The Soldier’s Dance - Dance Essay Example
The Soldier’s Dance
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Introduction: A General Overview
Merengue is a fast, martial music, owing its (popular) origins to a war hero who had a wounded leg and thus could only make small sliding steps. It has become popular in the Dominican Republic and Haiti and is the national dance of the former. Its most basic step is to move your left leg to the side and let your other leg follow. There are, however, basic positions and rules to follow.
Face your partner, raise both left arms at shoulder level, clasping at the hands. For the man, the right hand should be at your partner’s hips, and for the woman, the right arm should be on your partner’s shoulder.
The Basic Movement
There are three rules to remember when dancing the Merengue. First, one must always be keeping in beat. The dance has a 4/4 rhythm, and the dancer must step at each beat. That means, there must be constant footwork. For every turn or every variation, the foot must always move 1-2, 1-2, moving left, sliding from right. Second is, the hips must sway from side to side. This must coincide with the 1-2 footwork. To accomplish this, one must be dynamically shifting weights when taking a step and sliding. Since Merengue requires only small steps, this is relatively easy. Third is, to keep the upper body level. Do not tilt your upper body from side to side, vertically. Move it from side to side, but only laterally.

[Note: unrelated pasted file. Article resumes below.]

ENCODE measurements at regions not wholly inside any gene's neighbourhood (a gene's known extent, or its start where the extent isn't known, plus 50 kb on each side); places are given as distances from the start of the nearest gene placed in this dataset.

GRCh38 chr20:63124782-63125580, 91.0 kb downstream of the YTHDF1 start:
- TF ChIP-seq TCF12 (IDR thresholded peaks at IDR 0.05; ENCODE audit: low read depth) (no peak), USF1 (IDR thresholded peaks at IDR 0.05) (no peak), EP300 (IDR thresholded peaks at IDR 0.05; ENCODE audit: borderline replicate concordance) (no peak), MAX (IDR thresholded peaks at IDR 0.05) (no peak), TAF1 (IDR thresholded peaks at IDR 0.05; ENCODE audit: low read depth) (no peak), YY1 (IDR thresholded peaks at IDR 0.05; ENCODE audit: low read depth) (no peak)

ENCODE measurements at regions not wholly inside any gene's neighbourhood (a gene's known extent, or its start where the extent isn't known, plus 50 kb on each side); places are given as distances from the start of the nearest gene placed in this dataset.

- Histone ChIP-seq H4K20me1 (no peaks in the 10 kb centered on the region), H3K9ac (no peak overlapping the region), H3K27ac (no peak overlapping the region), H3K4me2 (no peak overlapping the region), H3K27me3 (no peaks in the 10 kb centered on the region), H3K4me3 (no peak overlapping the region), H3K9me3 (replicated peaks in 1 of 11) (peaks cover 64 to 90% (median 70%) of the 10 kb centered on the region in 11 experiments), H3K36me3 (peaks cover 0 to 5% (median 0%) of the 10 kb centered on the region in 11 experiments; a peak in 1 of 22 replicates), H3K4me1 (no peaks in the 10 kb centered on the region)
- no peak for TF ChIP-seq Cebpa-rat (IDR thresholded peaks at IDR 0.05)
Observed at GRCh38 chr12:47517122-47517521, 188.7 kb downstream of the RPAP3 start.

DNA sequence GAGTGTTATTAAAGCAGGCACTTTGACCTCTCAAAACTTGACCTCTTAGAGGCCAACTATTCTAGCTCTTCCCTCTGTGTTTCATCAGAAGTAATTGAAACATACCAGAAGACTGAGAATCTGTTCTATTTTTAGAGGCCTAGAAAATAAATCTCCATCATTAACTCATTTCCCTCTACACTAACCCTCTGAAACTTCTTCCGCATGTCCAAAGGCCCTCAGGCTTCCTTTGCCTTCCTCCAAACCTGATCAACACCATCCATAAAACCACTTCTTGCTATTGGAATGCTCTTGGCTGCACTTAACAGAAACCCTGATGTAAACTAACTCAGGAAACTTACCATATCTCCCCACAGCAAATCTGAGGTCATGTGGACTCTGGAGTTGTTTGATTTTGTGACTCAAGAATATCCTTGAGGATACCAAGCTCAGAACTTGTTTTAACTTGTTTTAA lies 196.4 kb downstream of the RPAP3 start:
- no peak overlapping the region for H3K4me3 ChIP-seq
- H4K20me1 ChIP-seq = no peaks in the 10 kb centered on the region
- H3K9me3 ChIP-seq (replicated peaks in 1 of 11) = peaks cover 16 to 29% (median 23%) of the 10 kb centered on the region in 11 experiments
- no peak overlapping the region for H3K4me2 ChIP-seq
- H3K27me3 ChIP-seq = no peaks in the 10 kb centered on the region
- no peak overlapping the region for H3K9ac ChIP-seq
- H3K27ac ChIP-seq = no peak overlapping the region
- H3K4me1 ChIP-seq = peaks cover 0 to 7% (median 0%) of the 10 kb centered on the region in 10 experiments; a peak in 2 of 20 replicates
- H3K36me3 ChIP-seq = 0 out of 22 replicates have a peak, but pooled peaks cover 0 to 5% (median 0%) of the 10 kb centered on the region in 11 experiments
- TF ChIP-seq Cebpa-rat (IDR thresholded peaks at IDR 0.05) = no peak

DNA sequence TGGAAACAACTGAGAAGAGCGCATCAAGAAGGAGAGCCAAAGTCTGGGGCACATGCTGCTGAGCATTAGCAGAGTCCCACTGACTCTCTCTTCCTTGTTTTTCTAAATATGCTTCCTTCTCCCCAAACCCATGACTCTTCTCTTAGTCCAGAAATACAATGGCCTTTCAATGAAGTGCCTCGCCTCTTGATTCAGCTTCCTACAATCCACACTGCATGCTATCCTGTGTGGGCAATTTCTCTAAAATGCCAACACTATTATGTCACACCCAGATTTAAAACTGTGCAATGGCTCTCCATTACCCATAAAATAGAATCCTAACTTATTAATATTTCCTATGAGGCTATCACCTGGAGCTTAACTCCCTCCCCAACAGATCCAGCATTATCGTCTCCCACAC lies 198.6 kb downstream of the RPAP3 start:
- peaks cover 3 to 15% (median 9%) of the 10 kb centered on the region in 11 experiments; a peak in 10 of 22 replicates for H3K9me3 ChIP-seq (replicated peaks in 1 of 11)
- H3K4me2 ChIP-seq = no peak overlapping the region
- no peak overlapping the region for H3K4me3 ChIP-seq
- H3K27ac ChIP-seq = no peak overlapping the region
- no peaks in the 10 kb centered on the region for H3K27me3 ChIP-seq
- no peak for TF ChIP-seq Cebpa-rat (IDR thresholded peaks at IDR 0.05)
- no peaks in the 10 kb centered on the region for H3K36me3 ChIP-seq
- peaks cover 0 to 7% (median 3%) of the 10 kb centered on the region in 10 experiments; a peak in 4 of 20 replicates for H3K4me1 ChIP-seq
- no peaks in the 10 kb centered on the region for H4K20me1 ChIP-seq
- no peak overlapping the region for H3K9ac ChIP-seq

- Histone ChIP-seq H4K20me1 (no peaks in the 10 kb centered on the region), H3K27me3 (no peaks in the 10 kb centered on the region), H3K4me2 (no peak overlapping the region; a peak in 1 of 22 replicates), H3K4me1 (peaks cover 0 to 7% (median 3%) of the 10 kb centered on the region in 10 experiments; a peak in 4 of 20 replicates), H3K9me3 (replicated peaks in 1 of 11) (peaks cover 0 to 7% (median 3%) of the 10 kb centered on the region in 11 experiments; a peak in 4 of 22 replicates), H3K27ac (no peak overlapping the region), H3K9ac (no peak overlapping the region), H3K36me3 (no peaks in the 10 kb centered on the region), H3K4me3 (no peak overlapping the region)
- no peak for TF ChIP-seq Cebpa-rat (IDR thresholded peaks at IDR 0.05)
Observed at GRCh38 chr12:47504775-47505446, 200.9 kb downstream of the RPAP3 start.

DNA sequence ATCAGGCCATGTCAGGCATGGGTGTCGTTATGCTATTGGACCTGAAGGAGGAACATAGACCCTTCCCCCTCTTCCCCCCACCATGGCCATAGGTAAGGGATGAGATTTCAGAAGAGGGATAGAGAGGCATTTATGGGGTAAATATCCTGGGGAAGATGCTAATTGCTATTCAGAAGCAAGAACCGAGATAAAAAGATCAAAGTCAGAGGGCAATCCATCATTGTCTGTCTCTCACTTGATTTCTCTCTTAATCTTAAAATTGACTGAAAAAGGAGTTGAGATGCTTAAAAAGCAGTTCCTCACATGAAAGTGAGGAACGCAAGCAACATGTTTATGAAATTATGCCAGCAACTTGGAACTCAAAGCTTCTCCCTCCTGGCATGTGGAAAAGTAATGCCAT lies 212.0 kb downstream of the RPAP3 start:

To coordinate this, first practice alternating bending and stretching the knee with each step. When the knee bends, the hip drops; likewise, as the knee stretches, the hip rises. Start with the 1-2 step, shifting weight while alternately bending and stretching the knee, and consequently, alternately dropping and raising the hips. At all times, the upper torso must be level. So although the weights shift, and the hips move from side to side and drop and raise, the balance must be maintained in the upper body torso.
Once you have understood and have had some practice with it, you will be ready to dance the Merengue. However, the best way to master the dance is to practice it constantly, studying the various variations and working it out slowly with a partner. It’s actually very easy, and how the variations are formed is up to the dancer.
Baker, J. (2007, July 1). Learn to Dance Merengue [Video File]. Video Posted to http://youtube.com/watch?v=on4V1KN_Iuw
Heikkila, L. (n.d.) Merengue. Merengue: History of Dance.
Retrieved April 5, 2008 from